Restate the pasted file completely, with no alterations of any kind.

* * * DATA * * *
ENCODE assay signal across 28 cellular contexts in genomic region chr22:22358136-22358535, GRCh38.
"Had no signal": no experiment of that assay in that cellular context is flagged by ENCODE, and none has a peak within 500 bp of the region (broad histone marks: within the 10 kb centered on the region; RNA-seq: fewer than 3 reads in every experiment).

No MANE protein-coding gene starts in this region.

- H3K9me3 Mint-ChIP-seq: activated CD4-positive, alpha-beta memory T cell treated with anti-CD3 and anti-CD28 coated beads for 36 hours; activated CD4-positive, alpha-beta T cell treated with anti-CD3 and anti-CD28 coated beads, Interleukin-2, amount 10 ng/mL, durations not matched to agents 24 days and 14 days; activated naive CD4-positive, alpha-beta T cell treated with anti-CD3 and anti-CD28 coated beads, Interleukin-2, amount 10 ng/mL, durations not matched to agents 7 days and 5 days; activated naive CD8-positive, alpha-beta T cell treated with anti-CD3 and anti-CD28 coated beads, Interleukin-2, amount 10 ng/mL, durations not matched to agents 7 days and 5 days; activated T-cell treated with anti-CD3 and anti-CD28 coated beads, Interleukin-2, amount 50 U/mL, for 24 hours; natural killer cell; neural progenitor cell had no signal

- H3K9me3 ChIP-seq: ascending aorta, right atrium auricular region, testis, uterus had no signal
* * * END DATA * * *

ENCODE assay signal across 28 cellular contexts in genomic region chr22:22358136-22358535, GRCh38.
"Had no signal": no experiment of that assay in that cellular context is flagged by ENCODE, and none has a peak within 500 bp of the region (broad histone marks: within the 10 kb centered on the region; RNA-seq: fewer than 3 reads in every experiment).

No MANE protein-coding gene starts in this region.

- H3K9me3 Mint-ChIP-seq: activated CD4-positive, alpha-beta memory T cell treated with anti-CD3 and anti-CD28 coated beads for 36 hours; activated CD4-positive, alpha-beta T cell treated with anti-CD3 and anti-CD28 coated beads, Interleukin-2, amount 10 ng/mL, durations not matched to agents 24 days and 14 days; activated naive CD4-positive, alpha-beta T cell treated with anti-CD3 and anti-CD28 coated beads, Interleukin-2, amount 10 ng/mL, durations not matched to agents 7 days and 5 days; activated naive CD8-positive, alpha-beta T cell treated with anti-CD3 and anti-CD28 coated beads, Interleukin-2, amount 10 ng/mL, durations not matched to agents 7 days and 5 days; activated T-cell treated with anti-CD3 and anti-CD28 coated beads, Interleukin-2, amount 50 U/mL, for 24 hours; natural killer cell; neural progenitor cell had no signal

- H3K9me3 ChIP-seq: ascending aorta, right atrium auricular region, testis, uterus had no signal